Albion Dreaming: A Popular History of LSD in Britain

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Marshall Cavendish, 2008 - History - 265 pages
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Contrary to popular belief, LSD is much more connected to Britain than it is to the USA. This engaging book looks at the use of LSD in British society, from its arrival in 1952 to the present day. It provides a hidden history of a controversial drug and how it permeated British culture.
The author explores LSD's use by the medical profession in treating a variety of psychological and mental problems. At the same time, The Ministry of Defence believed they were on the brink of harnessing LSD as a battlefield incapacitation drug which would enable wars to be won without loss of life. But LSD's popularity rose with its use among the British counterculture, from the 1950s beatniks through to the late 80s acid house parties. At its height, when it was legal, LSD affected the lives and philosophies of significant individuals (politicians, scientists, writers, educators, entertainers, artists, journalists) as well as ordinary people for good and bad. This book is the first to explore LSD's amazing influence on British culture and society.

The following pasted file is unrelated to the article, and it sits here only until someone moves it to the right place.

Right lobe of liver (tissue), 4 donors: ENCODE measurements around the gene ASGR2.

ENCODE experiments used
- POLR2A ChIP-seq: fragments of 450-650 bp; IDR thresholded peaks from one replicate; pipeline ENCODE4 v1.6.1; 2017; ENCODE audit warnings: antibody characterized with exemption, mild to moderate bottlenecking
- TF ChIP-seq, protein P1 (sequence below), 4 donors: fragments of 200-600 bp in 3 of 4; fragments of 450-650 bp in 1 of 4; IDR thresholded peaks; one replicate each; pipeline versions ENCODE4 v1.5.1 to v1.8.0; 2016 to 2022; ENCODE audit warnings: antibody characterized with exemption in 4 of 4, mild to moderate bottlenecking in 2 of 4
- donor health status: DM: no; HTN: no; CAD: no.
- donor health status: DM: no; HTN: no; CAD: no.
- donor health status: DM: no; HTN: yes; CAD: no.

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Contents

Turn on Tune in Drop out
1
The Cure of Souls?
19
A Cure for the Common Cold?
37
Copyright

11 other sections not shown

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About the author (2008)

Andy Roberts is a feature writer for the [i]Fortean Times[/i] magazine. He is the author of 13 books and is a consultant to the BBC. He lives in Flintshire, North Wales.

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